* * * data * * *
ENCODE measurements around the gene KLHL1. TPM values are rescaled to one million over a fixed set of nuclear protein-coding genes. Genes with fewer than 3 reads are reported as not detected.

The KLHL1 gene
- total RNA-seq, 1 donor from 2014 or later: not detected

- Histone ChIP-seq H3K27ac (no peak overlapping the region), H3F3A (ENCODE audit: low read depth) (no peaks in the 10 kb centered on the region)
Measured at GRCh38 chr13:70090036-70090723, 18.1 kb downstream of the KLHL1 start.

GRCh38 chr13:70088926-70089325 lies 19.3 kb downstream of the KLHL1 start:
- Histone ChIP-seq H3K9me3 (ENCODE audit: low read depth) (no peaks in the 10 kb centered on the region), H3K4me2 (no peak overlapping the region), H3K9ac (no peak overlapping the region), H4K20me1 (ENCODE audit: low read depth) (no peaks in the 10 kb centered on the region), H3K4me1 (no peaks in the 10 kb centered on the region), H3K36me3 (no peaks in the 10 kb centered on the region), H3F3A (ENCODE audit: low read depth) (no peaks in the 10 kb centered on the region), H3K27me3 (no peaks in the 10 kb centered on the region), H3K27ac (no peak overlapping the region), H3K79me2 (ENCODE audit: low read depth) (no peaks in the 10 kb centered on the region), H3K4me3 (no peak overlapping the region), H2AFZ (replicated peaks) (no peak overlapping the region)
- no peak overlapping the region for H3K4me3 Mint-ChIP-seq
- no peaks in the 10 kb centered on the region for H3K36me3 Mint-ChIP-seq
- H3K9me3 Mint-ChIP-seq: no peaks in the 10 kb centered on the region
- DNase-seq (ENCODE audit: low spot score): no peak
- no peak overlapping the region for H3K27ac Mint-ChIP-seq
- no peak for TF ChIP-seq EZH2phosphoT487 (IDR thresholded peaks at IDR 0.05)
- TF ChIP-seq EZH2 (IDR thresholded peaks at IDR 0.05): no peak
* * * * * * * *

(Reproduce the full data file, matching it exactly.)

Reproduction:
ENCODE measurements around the gene KLHL1. TPM values are rescaled to one million over a fixed set of nuclear protein-coding genes. Genes with fewer than 3 reads are reported as not detected.

The KLHL1 gene
- total RNA-seq, 1 donor from 2014 or later: not detected

- Histone ChIP-seq H3K27ac (no peak overlapping the region), H3F3A (ENCODE audit: low read depth) (no peaks in the 10 kb centered on the region)
Measured at GRCh38 chr13:70090036-70090723, 18.1 kb downstream of the KLHL1 start.

GRCh38 chr13:70088926-70089325 lies 19.3 kb downstream of the KLHL1 start:
- Histone ChIP-seq H3K9me3 (ENCODE audit: low read depth) (no peaks in the 10 kb centered on the region), H3K4me2 (no peak overlapping the region), H3K9ac (no peak overlapping the region), H4K20me1 (ENCODE audit: low read depth) (no peaks in the 10 kb centered on the region), H3K4me1 (no peaks in the 10 kb centered on the region), H3K36me3 (no peaks in the 10 kb centered on the region), H3F3A (ENCODE audit: low read depth) (no peaks in the 10 kb centered on the region), H3K27me3 (no peaks in the 10 kb centered on the region), H3K27ac (no peak overlapping the region), H3K79me2 (ENCODE audit: low read depth) (no peaks in the 10 kb centered on the region), H3K4me3 (no peak overlapping the region), H2AFZ (replicated peaks) (no peak overlapping the region)
- no peak overlapping the region for H3K4me3 Mint-ChIP-seq
- no peaks in the 10 kb centered on the region for H3K36me3 Mint-ChIP-seq
- H3K9me3 Mint-ChIP-seq: no peaks in the 10 kb centered on the region
- DNase-seq (ENCODE audit: low spot score): no peak
- no peak overlapping the region for H3K27ac Mint-ChIP-seq
- no peak for TF ChIP-seq EZH2phosphoT487 (IDR thresholded peaks at IDR 0.05)
- TF ChIP-seq EZH2 (IDR thresholded peaks at IDR 0.05): no peak